As the pump 16 continues pumping, the water pumped into the filter unit 12 will flow through the filter elements 56 into the housing upper chamber 52b and will be returned to the pool P via pipe 18. Any dirt or particulate matter in the water becomes trapped on the exterior surfaces of the filter elements 56.
Refer now to FIG. 7, when the timer 20 turns off pump 16 at the end of each pumping cycle, the pressure in the housing lower chamber 52a is relieved so that the pressures in the housing chambers 52a and 52b equalize. Resultantly, the plate 46 is urged downward within housing 32 by the weight of the plate and the filter elements 56 including the powder 66 coatings on the outsides of those filter elements. Also, if desired, the bellows 48 may be provided with a positive spring rate to provide an additional downward force on plate 46. As the plate 46 descends, the valve member 106 supported by the plate also moves down within the housing thereby opening the bottom of the actuator cylinder 74 so that the fluid pressures inside and outside the cylinder remain the same.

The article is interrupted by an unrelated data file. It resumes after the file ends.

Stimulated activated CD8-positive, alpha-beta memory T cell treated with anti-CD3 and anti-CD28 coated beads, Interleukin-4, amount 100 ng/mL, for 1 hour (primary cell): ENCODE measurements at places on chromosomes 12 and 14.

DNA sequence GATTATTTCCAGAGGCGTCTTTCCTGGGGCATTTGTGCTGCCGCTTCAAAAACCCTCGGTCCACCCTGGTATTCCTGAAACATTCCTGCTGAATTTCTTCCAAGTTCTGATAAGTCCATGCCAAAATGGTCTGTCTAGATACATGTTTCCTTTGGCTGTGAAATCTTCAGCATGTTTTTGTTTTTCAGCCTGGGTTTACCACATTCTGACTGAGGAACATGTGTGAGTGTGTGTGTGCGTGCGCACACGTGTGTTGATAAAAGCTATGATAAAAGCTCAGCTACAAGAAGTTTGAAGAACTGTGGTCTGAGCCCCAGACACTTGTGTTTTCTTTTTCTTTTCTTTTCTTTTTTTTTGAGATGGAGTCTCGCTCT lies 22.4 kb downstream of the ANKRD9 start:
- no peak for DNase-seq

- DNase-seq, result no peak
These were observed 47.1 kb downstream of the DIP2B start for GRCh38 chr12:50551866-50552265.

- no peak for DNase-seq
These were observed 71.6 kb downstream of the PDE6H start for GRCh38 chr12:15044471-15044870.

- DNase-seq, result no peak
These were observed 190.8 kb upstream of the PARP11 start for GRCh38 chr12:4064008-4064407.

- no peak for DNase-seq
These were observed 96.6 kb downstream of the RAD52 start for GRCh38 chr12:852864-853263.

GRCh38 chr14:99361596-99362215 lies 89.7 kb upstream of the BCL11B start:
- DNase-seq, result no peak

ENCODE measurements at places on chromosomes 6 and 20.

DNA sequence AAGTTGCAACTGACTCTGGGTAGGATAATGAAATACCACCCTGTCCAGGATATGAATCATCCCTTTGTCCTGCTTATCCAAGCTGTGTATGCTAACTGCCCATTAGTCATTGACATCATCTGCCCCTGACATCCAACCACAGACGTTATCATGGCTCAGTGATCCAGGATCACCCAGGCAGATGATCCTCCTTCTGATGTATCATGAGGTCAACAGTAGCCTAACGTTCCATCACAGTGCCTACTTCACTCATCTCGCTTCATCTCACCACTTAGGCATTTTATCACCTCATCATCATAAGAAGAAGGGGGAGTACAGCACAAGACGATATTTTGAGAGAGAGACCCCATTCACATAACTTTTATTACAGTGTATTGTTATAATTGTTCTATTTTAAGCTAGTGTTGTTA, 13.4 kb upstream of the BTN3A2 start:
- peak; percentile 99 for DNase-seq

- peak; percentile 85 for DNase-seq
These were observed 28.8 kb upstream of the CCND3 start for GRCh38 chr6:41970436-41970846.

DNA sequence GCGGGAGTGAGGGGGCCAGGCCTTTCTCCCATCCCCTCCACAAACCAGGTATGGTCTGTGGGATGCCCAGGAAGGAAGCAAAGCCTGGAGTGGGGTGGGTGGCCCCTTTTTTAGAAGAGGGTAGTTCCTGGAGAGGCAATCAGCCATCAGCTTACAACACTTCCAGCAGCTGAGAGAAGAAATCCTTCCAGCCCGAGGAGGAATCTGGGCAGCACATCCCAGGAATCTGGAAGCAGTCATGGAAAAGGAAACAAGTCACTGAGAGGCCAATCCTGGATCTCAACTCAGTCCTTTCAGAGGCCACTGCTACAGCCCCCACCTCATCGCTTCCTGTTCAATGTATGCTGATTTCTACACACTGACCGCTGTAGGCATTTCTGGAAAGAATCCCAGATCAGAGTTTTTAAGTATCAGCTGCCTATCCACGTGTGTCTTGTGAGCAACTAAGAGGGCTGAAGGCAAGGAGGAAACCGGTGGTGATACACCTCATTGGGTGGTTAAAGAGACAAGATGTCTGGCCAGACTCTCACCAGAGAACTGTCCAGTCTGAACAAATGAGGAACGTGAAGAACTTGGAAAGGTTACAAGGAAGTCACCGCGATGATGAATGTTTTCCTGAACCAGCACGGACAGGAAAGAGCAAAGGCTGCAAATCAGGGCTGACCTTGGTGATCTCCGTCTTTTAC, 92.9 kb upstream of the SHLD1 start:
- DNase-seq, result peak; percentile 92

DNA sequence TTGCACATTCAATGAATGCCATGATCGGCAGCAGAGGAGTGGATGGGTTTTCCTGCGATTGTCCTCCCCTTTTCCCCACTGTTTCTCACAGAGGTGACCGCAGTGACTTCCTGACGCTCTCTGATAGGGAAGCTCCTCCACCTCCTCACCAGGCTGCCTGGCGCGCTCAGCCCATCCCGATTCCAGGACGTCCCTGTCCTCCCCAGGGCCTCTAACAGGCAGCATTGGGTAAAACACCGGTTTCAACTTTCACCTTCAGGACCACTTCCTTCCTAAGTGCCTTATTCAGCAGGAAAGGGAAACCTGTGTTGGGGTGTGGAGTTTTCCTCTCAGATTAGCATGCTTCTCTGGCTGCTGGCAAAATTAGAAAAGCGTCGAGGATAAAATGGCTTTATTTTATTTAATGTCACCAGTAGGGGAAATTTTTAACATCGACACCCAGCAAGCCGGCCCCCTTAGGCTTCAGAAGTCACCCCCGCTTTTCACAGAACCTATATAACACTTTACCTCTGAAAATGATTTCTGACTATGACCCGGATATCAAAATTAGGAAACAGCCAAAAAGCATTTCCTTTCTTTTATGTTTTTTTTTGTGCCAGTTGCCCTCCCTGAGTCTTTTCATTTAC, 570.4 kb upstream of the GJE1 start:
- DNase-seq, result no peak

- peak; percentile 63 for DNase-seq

When plate 46 approaches its lowest position shown in FIG. 7, cam 102 engages and shifts latch 94 to the left, thereby disengaging the latch from the notch 92 on the piston rod 78a. Immediately, the piston is driven rapidly upward by the compressed spring 82. Resultantly, the piston pushes the plate 46 vertically upward thereby collapsing the bellows 48. Since the bottom of cylinder 72 is open at this time, there is no negative pressure developed within the cylinder to slow the upward motion of the piston. The rapid upward motion of the plate shakes the filter elements 56 loosening and dislodging powder 66 thereon. Also, the plate and bellows now function as a bellows pump which rapidly pressurizes the liquid in the housing chamber 52b so that the liquid is forced down through the holes 54 in plate 46 and backwards through the filter elements 56 into housing chamber 52a. This backflow of liquid through the filter elements, lifts the powder 66 from the socks 64 thereby flushing all of the filter aid powder from the filter elements.